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Nexstar retransmission-consent deals cap busy day on affiliate negotiation front


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Nexstar retransmission-consent deals cap busy day on affiliate negotiation front

Nexstar Media Group Inc. rang out 2019 with five deals that will lift its retransmission-consent revenue well into the new decade.

The nation’s largest operator of TV stations evidently inked pacts on Dec. 31, 2019, with the top two U.S. cable providers, Comcast Corp. and Charter Communications Inc., as well as cable operator Mediacom Communications Corp., Verizon Communications Inc.'s FiOS TV, and telecom provider Frontier Communications Corp.

Pay TV operators pay retransmission-consent fees to broadcasters in exchange for permission to carry local stations' signals. Protracted negotiations related to those fees sometimes lead to channel blackouts if a contract expires before a new one is put in place.

There was also a retransmission-consent renewal involving TEGNA Inc. and Altice USA Inc. on Dec. 31, 2019, as well as carriage extensions tied to stations owned by Hearst Corp. and AT&T Inc.'s DIRECTV, and cable networks owned by Fox Corp. and the National Cable Television Cooperative Inc.

Officials at Comcast, Mediacom and Verizon all confirmed that they have reached retransmission-consent renewals with the nation’s largest station operator.

Sources familiar with the negotiations indicate that Nexstar also came to terms on Tuesday with the nation’s No. 2 cable operator Charter and Frontier ahead of contracts that were also set to expire on Dec. 31, 2019.

Nexstar and Charter both declined comment, while Frontier did not respond to queries by press time.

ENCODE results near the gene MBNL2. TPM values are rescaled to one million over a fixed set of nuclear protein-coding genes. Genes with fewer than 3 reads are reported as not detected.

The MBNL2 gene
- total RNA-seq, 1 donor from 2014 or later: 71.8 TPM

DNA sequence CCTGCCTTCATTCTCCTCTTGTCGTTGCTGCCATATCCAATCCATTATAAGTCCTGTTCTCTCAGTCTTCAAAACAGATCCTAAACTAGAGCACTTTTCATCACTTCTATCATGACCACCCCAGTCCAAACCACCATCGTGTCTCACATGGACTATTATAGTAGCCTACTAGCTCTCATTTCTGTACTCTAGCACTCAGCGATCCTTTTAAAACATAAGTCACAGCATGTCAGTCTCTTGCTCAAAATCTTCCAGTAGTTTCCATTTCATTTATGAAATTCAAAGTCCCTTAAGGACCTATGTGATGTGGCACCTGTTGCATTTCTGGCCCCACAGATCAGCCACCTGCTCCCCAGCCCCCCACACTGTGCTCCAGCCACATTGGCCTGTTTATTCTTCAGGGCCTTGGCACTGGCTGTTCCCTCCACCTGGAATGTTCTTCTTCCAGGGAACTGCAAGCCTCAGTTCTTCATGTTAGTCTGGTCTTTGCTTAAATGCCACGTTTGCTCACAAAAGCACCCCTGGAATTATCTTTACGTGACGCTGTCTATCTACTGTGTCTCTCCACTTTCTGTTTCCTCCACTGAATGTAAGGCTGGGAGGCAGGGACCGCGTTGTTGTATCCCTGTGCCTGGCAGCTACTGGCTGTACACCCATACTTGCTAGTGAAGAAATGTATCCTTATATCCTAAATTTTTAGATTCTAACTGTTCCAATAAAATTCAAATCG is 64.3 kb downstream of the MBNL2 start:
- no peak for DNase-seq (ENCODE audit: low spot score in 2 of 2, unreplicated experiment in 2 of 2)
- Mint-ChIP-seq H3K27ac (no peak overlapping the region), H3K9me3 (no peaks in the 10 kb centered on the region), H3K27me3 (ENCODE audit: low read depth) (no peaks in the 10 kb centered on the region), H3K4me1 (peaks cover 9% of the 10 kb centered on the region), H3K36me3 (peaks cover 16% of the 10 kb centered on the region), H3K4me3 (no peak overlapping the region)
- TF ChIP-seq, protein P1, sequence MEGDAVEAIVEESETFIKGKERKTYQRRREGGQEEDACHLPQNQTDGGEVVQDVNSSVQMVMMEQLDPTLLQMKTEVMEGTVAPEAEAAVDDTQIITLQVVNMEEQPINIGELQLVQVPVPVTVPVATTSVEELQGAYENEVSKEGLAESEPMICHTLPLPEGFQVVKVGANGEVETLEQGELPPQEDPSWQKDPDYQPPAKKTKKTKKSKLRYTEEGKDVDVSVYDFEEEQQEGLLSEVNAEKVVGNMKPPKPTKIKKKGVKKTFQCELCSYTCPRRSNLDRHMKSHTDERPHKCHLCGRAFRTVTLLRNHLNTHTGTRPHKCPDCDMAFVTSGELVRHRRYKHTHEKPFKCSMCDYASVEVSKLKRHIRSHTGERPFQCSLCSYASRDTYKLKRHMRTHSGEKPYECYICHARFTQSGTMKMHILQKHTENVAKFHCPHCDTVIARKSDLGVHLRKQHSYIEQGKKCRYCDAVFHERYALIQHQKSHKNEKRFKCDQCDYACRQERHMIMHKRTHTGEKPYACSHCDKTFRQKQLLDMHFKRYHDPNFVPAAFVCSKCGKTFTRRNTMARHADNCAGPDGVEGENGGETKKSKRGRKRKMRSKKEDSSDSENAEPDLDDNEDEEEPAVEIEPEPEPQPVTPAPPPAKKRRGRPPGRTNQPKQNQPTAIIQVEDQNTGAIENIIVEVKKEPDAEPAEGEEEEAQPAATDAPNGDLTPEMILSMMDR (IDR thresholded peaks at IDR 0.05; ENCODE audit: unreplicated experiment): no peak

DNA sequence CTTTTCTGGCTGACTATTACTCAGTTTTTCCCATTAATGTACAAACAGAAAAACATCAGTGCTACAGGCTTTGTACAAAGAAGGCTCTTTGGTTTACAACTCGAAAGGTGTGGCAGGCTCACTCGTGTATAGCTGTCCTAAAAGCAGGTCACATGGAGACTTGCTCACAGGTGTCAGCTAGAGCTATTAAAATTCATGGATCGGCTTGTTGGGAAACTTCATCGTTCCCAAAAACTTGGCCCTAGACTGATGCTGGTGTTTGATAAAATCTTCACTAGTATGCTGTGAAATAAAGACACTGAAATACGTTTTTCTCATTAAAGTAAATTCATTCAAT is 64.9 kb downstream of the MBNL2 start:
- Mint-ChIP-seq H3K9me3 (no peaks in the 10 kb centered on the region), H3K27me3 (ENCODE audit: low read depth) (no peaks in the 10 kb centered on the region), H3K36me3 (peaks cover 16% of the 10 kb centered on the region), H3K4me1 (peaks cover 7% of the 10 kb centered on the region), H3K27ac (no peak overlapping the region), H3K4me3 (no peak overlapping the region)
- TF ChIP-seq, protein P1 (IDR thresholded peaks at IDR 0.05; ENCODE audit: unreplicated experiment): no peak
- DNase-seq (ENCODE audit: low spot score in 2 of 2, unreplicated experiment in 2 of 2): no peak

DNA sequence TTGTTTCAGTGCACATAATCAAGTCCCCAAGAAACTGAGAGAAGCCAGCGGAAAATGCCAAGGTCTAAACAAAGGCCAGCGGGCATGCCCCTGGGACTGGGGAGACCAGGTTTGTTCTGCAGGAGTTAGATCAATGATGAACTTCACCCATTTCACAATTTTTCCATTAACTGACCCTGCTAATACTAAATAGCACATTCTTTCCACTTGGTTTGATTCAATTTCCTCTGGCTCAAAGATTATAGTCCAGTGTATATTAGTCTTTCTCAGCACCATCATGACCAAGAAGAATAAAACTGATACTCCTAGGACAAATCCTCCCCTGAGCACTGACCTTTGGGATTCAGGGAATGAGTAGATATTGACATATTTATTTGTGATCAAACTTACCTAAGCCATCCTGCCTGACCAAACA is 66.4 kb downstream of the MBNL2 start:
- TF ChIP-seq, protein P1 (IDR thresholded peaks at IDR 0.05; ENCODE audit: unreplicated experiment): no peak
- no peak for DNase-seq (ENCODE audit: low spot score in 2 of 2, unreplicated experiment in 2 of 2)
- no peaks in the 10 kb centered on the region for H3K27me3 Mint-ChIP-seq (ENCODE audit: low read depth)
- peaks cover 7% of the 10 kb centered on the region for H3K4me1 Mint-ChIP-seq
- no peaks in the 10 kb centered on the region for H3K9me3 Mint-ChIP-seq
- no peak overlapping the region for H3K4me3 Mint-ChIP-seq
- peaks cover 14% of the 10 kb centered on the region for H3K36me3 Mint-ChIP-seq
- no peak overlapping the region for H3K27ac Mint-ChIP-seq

Distribution agreements

Speaking on a Nov. 6 earnings call, Nexstar Chairman, President and CEO Perry Sook noted that the company at that point had completed new distribution agreements, encompassing approximately one-third of the 70% of its subscriber footprint slated for renewal in 2019. That included the deal it reached in late August with AT&T after a retransmission-consent dispute kept over 120 of its stations in 97 markets off of the DIRECTV and U-verse video platform for almost two months.

Sook on the call said the rate of retrans fee increase will be at its highest in 2020, owing to the level of distribution renewals. Although the retrans stream will be "front-loaded" in 2020, Nexstar executives said the company will still register double-digit gains over the next two to three years, even as "renewals will be more measured" after 2019.

Comcast's Xfinity website had listed nearly 100 stations that were up for contract renewals in December, including KIAH in Houston and KWGN in Denver, plus national cable network WGN America (US), all of which Nexstar added through the purchase of Tribune Media Co., which closed in September.

For its part, TEGNA, which earlier last month reached a new deal with Comcast, inked a renewal with Altice USA on Dec. 31, 2019, ahead of their retransmission-consent pact that was set to conclude at 11:59 p.m. ET. The Altice-TEGNA contract covers 20 stations airing on Suddenlink systems in Texas, Ohio, Arizona, Arkansas, California, Washington, and a pair in Connecticut, running on Optimum systems.

Elsewhere, AT&T's DIRECTV has entered into an extension for continued carriage of 33 Hearst TV stations. Messaging on the stations' websites indicates that the current agreement, which was set to expire at midnight Dec. 31, 2019, has been pushed until 3 p.m. ET on Jan. 2, with the parties continuing to negotiate.

AT&T issued a statement prior to the extension expressing disappointment that Hearst put its customers into the middle of what "ought to remain a private business matter." The company said it remains on the side of consumer choice and value, while Hearst is "known to often withhold its stations to try to increase its fees for free broadcast TV," and hopes to avoid a suspension of service.

On the cable side, Fox Corp.-owned cable networks FOX News Channel (US), FOX Business Network (US), FOX Sports 1 (US) and FOX Sports 2 (US), continue to air on systems represented by the National Cable Television Cooperative. The NCTC operates as a programming and hardware purchasing organization for small and midsize cable and other video providers.

An NCTC spokesman confirmed that the channels remain on its members' air, but did not disclose the status of negotiations.

Fox continues to run a website proffering the same message it had prior to the dawning of 2020: The company offered each participating NCTC member at risk of losing its programming a short-term direct agreement for continued carriage.